Following the events of the recent year or so, it is now safe to say that the yield curve inversion still holds its ground as a leading indicator for a coming recession, and though the last one was merely a baby recession and one may claim that you shouldn't add it to the list as it arose from an extraordinary set of events such as the covid pandemic, that claim would be silly, a recession is a recession and the circumstances that led to it are of no great significance if you lost money. In the grand scheme of things the yield curve is still a reliable indicator and more so now.
This leads me back to some peculiar thing said by Janet Yellen shortly after she ended her role as chair of the federal bank, Yellen said : "the markets may be wrong this time in trusting the yield curve inversion as a recession indicator". Yellen was hardly the only Fed chair to dismiss the yield curve, similar things were said by Ben Bernanke and by Alan Greenspan before him, Yellen was just another link in this ongoing March of folly chain, but the foolishness increased with the piling statistical evidence in favor of the yield curve potency so Yellen's folly is thus far the greatest.
It is a small surprise that Fed chairman and chairwoman are lousy at forecasting recessions, never count on someone charged with the task of preventing something with predicting that same thing, they will always downplay the chances.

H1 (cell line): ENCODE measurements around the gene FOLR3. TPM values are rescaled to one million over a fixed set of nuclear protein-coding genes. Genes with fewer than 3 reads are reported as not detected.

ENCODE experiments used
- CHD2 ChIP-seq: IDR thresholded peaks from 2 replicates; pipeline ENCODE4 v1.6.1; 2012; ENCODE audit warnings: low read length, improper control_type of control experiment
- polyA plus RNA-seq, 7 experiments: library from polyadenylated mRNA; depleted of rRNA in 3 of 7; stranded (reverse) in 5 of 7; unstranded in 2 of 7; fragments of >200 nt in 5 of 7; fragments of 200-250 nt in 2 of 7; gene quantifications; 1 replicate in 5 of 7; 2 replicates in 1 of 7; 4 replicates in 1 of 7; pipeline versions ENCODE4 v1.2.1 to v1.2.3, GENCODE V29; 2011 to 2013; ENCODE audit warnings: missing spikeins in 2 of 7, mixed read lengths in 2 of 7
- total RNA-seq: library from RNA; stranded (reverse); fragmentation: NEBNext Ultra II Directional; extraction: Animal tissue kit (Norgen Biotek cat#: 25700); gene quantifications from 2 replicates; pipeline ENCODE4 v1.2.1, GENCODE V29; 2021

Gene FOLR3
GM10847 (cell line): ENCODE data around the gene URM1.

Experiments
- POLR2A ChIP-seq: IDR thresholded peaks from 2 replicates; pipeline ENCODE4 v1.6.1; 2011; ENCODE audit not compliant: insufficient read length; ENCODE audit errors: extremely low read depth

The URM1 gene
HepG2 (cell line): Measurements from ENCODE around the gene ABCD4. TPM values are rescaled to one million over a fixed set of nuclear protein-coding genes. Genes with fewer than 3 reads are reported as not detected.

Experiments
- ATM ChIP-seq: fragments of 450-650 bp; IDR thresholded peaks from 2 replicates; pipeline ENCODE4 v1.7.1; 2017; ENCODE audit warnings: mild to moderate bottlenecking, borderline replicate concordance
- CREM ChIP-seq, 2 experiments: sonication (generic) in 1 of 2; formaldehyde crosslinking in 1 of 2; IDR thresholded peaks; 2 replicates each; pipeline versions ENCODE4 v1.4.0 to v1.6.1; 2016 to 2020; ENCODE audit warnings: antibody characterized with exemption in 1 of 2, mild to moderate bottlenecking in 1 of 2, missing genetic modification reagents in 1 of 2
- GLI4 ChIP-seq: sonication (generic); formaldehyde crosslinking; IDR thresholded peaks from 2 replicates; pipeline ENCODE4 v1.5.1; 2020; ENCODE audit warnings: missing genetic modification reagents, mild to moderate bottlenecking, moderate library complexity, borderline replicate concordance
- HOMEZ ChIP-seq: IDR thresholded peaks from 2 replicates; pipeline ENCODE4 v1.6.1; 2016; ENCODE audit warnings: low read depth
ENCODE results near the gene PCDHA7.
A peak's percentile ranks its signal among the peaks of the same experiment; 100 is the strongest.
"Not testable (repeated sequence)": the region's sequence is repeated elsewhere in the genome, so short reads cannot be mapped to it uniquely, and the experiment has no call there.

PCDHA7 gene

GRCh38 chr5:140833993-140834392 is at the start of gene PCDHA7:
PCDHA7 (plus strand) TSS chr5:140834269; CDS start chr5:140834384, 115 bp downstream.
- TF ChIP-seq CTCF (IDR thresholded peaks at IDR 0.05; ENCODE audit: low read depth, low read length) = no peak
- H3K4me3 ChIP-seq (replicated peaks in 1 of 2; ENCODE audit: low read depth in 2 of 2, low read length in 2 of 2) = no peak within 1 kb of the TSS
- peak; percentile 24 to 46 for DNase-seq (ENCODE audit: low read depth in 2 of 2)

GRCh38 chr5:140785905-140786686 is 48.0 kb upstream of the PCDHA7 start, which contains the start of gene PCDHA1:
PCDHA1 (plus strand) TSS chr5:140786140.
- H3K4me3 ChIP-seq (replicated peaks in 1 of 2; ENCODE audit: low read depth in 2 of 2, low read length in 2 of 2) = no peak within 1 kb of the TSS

The markets are usually great at at eliminating every sort of edge an investor may have over time, one would think that the yield curve would diminish in significance as investors get more and more aware of its merits, thus it is puzzling that this does not happen with the yield curve. To this anomaly I suggest two reasons, one is that paradoxically, the idea that markets are efficient is in itself enough to convince investors each time that this time may be different, the second (and much more important) is that knowing a recession is about to hit does not actually gives you an edge, nothing will testify to that more than recent events. Even if you had full conviction that the inversion is a bad omen for a coming recession, the mere swiftness of what followed meant that the best strategy would have been just to buy the f#$%ing dip or to just stay invested, good luck figuring that out from the yield curve.
For a piece of information to be desirable it has to satisfy two criteria, it has to be important, and it has to be knowable – Warren Buffet (I stole this from Howard Marks latest memo), At the risk of sounding presumptuous I would claim that there is a third condition, it has to be actionable. knowing that a recession is near is quite useless without knowing two more things – how long and how severe, without those pieces of information an investor just can't take much benefit from knowing the time of a coming recession. sure, you could have sold a bunch of your stocks before hand, but good luck timing when to get back in. I'm not claiming the yield curve is worthless, it definitely can serve as a cautionary sign, and an investor planning to put a big lump-sum to work may benefit from being more cautious at time of inversion (And so would every other investor), but trying to maximize gains on this information would probably just prove to be futile at best.
The yield curve will undoubtedly invert again in the future, and as allways it will be wise to pay attention to it, just the necessary amount that is.